The following is a sortable list of the concordats and other bilateral agreements concluded by the Holy See.

Treaty Contracting party Date of conclusion Date of entering into force
1107 Concordat of London with Henry I of England 1 Aug 1107
1122 Concordat of Worms between Pope Calixtus II and Henry V of the Holy Roman Empire 23 Sep 1122
Fürsten Konkordat between Pope Eugenius IV and the Princes Electors of the Holy Roman Empire Jan 1447
1516 Concordat of Bologna between Pope Leo X and King Francis I of France Sep 1516
1801 Concordat between Pope Pius VII and Napoléon of France 15 July 1801
1817 Concordat between the Holy See and France 11 Jun 1817
1847 Concordat between the Holy See and Russia 3 Aug 1847
1851 Concordat[14][unreliable source?] between the Holy See and Spain 16 Mar 1851 11 May 1851
1852 Concordat between the Holy See and Costa Rica 7 Oct 1852 Dec 1852
1922 Concordat between the Holy See and Latvia 30 May 1922 3 Nov 1922
1925 Concordat between the Holy See and Poland 10 Feb 1925 2 Jul 1925
1927 Concordat[15][unreliable source?] between the Holy See and Romania 10 May 1927
1928 Concordat between the Holy See and Colombia 5 May 1928
1929 Lateran Treaty[16] between the Holy See and Italy 11 Feb 1929 7 Jun 1929
1933 Concordat between the Holy See and Austria 5 June 1933
1933 Reichskonkordat between the Holy See and Germany 20 Jul 1933
1940 Concordat between the Holy See and Portugal 7 May 1940
1953 Concordat[17][unreliable source?] between the Holy See and Spain 27 Aug 1953 27 Oct 1953
1958 Concordat between the Holy See and Dominican Republic 1958
1993 Concordat between the Holy See and Poland 28 Jul 1993 25 Apr 1998
1993 Fundamental Agreement between the Holy See and Israel 30 Dec 1993 10 Mar 1994
1997 Agreement between the Holy See and Hungary 20 June 1997[18] 3 April 1998
1997 Legal Personality Agreement[19] between the Holy See the State of Israel 10 Nov 1977
2004 Treaty between the Holy See and Slovakia 13 May 2004 9 Jul 2004[20]
2004 Concordat between the Holy See and Portugal 18 May 2004
2006 Basic Agreement between the Holy See and Bosnia and Herzegovina 19 Apr 2006 25 Oct 2007
2008 Concordat between the Holy See and Brazil 13 Nov 2008
2009 Concordat between the Holy See and Schleswig-Holstein 12 Jan 2009

References[edit]

  1. ^ Robert A. Graham, “Introduction: Reflections on Vatican Diplomacy,” in Kent and Pollard, eds., Papal Diplomacy, 1, 2
  2. ^ Andrea Bonime-Blanc, Spain’s Transition to Democracy: The Politics of Constitution-making (Boulder, CO: Westview Press, Inc., 1987), 104.
  3. ^ Maria Elena Olmos Ortega, “Los Acuerdos con la Santa Sede: Instrumentos Garantes de la Libertad Religiosa,” in Maria del Mar Martin, Mercedes Salido, Jose Maria Vazquez Garcia-Penuela, eds., Iglesia Catolica y Relaciones Internacionales: Actas del III Simposio Internacional de Derecho Concordatorio (Granada: Editorial Comares, 2008), 489-502.
  4. ^ English translation of 2008 Brazilian concordat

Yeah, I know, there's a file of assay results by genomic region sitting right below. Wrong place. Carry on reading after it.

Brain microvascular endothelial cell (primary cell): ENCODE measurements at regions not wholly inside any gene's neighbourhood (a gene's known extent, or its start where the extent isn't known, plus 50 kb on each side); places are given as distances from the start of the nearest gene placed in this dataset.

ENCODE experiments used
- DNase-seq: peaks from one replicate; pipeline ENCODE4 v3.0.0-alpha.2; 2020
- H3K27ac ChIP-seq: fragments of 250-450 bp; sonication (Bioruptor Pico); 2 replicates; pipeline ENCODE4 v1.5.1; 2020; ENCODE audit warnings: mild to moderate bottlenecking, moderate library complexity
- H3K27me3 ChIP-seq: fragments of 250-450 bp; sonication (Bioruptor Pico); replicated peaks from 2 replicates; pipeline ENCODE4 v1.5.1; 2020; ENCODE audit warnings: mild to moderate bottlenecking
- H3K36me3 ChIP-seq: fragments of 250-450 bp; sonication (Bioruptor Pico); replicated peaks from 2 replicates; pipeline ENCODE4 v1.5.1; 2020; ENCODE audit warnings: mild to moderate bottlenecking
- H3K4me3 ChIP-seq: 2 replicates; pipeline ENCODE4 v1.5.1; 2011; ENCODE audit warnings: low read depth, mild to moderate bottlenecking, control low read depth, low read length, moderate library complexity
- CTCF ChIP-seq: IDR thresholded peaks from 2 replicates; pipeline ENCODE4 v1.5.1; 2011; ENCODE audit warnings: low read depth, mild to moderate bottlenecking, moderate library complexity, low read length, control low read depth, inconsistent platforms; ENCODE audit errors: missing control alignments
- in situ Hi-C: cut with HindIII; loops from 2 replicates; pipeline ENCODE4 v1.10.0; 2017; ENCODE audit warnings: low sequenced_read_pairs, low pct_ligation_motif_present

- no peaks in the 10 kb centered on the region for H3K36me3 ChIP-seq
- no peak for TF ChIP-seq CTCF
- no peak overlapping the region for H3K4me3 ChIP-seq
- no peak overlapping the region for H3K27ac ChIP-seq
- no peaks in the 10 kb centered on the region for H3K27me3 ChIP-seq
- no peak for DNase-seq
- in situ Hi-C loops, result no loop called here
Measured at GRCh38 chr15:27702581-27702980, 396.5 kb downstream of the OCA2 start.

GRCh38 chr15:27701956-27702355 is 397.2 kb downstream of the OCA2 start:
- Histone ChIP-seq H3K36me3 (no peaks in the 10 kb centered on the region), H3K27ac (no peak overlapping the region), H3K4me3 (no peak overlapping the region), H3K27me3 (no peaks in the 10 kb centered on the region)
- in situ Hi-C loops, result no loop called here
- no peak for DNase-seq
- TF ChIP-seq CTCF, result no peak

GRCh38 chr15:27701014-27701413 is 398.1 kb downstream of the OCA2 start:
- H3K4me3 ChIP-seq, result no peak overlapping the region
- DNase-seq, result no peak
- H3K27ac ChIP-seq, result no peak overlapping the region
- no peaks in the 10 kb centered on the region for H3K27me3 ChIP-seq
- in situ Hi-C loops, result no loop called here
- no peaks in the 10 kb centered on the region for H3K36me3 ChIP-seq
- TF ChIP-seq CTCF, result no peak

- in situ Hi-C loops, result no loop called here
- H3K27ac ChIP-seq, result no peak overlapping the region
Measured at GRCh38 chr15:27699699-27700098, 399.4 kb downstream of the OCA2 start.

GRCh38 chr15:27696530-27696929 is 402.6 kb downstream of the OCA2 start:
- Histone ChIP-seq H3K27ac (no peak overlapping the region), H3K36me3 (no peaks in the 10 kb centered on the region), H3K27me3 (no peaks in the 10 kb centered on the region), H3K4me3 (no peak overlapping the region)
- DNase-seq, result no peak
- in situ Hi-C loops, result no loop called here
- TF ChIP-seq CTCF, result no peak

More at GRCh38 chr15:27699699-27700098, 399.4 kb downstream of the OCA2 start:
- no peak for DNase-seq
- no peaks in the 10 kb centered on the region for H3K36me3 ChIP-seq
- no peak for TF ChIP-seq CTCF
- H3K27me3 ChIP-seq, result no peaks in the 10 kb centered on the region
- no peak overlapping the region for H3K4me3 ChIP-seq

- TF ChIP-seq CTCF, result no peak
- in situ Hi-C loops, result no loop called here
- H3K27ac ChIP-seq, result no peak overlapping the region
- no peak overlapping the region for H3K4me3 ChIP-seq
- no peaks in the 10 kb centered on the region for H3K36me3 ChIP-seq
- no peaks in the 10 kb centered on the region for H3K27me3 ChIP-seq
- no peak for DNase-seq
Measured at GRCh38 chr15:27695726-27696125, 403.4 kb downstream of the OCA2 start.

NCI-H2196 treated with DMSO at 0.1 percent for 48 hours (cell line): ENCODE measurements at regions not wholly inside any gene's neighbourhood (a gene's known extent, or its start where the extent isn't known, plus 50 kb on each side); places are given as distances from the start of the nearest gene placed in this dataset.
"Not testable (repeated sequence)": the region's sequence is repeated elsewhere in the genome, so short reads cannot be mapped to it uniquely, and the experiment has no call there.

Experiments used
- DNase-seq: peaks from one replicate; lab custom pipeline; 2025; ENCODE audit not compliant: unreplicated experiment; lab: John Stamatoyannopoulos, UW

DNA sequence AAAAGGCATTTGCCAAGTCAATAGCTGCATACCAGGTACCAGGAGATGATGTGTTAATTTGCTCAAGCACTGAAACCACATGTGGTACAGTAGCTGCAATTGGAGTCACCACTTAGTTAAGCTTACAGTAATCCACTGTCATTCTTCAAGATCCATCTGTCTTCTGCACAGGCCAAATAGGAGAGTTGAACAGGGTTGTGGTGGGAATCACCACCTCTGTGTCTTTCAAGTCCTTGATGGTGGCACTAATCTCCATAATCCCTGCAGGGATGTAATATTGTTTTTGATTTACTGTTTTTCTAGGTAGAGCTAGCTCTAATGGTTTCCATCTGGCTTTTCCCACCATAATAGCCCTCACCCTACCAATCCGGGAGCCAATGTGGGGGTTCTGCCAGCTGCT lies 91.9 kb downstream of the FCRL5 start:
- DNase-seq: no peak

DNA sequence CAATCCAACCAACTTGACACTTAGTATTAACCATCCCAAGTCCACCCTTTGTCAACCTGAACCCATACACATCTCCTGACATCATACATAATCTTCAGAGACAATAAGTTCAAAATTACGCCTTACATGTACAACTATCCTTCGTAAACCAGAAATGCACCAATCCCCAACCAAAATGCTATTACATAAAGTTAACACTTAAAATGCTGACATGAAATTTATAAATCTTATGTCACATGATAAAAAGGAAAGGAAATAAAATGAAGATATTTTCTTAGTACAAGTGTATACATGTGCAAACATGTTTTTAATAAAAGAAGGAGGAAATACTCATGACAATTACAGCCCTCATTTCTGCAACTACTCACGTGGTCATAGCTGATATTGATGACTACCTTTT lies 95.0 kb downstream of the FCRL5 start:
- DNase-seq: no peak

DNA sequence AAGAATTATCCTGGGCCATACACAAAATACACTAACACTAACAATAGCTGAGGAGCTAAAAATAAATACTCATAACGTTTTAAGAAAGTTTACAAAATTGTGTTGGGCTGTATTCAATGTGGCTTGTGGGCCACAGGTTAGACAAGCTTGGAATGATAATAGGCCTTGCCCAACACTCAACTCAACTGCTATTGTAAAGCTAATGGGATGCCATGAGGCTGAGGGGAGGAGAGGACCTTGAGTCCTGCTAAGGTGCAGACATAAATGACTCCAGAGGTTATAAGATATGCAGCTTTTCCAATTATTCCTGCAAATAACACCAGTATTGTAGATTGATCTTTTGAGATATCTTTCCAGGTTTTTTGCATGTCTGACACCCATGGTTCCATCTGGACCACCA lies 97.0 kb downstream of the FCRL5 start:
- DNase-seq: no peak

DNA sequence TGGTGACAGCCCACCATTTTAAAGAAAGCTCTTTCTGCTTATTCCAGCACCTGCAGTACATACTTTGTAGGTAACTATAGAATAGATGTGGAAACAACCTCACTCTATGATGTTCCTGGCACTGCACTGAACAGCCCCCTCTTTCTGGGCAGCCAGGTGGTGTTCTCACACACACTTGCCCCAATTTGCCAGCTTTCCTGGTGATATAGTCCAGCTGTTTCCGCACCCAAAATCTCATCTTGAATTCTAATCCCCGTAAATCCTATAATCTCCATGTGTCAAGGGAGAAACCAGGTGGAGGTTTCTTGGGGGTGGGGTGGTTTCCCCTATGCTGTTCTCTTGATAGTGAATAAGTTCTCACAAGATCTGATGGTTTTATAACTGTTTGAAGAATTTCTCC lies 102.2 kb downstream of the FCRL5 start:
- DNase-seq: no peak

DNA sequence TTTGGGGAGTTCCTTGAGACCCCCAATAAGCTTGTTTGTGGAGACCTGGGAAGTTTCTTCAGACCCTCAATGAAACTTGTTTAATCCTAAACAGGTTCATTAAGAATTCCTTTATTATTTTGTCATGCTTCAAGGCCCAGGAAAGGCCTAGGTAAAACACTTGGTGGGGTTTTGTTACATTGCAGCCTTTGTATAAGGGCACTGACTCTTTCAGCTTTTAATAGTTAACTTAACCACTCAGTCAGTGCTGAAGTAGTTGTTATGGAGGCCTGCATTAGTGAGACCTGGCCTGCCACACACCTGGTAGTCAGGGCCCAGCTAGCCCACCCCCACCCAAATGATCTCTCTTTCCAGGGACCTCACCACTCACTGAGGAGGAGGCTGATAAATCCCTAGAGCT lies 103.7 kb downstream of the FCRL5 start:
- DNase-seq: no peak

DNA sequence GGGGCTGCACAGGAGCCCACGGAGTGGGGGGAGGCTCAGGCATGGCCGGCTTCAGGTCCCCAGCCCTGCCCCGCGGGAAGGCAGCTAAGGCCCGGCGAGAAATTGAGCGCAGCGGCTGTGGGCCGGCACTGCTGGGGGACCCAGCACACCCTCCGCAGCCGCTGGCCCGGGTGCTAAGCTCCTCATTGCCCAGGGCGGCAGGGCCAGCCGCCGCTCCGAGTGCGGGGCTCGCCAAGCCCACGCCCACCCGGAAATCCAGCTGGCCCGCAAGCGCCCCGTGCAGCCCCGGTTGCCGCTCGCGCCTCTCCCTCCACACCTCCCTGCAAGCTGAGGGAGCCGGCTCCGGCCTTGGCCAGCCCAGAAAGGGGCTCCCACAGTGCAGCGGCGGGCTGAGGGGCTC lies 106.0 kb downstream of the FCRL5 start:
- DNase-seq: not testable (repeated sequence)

5. ^ English translation of 1984 Italian concordat
  6. ^ English translation of 2004 Portuguese concordat
  7. ^ “La Ue pronta a processare gli sconti Ici alla Chiesa” (“Property tax relief for the Church: EU takes Italy to court”), Curzio Maltese, La Repubblica, 25 June 2007.
  8. ^ “Gli alberghi dei santi alla crociata dell'Ici“ (“Tax crusade marches on the holy hotels”), Curzio Maltese, La Repubblica, 25 October 2007.
  9. ^ Church ready to forgo tax breaks, John Hooper, Guardian, 28 August 2007.
  10. ^ ASC&kb_id=1222 English translation of 2000 Slovak concordat
  11. ^ “The Basilica in the Bush”, Richard N. Ostling, Time Magazine, 3 July 1989.
  12. ^ US Government’s International Database. The life expectancy for Cote d’Ivoire for 2007 is estimated at 49.18 years.
  13. ^ English translation of 1992 Ivorian concordat
  14. ^ Concordat of 1851, (English)
  15. ^ THE HISTORICAL, POLITICAL AND ECCLESIASTICAL BACKGROUND OF THE 1927 CONCORDAT BETWEEN THE VATICAN AND ROMANIA
  16. ^ For the text of the Lateran Treaty see:Lateran Treaty
  17. ^ Concordat of 1953, (English)
  18. ^ Concordat on finance (1997)
  19. ^ Israel Ministry of Foreign Affairs, Legal Personality Agreement
  20. ^ Equal Opportunities for Women and Men. Monitoring law and practice in Slovakia by Janka Debreceniova, Zuzana Ocenasova. p. 81

Bibliography[edit]

  • Baker, Michael (2010). "Security and the sacred: examining Canada's legal response to the clash of public safety and religious freedom." Touro Law Center: International Law Review, Vol. 13 (1). Available online.
  • DiMarco, Erica (2009). "The tides of Vatican influence in Italian reproductive matters: from abortion to assisted reproduction." Rutgers Journal of Law and Religion, Vol. 10 (2) Spring. Available online.
  • Hosack, Kristen A. (2010). "Napoleon Bonaparte’s Concordat and the French Revolution." Constructing the past, Vol. 11 (1), article 5. Available online
  • Hughes, John Jay (1974). "The Reich Concordat 1933: Capitulation or Compromise?" Australian Journal of Politics & History, 20 (2), pp. 164–175.
  • Petkoff, Peter (2007). "Legal perspectives and religious perspectives of religious rights under international law in the Vatican Concordats (1963-2004)." Law and Justice: the Christian law review, 158, p. 30- online (payment may be required).
  • Plichtová, Jana and Petrjánošová, Magda (2008). "Freedom of religion, institution of conscientious objection and political practice in post-communist Slovakia." Human Affairs, 18 (1), June, pp. 37–51. Available online here.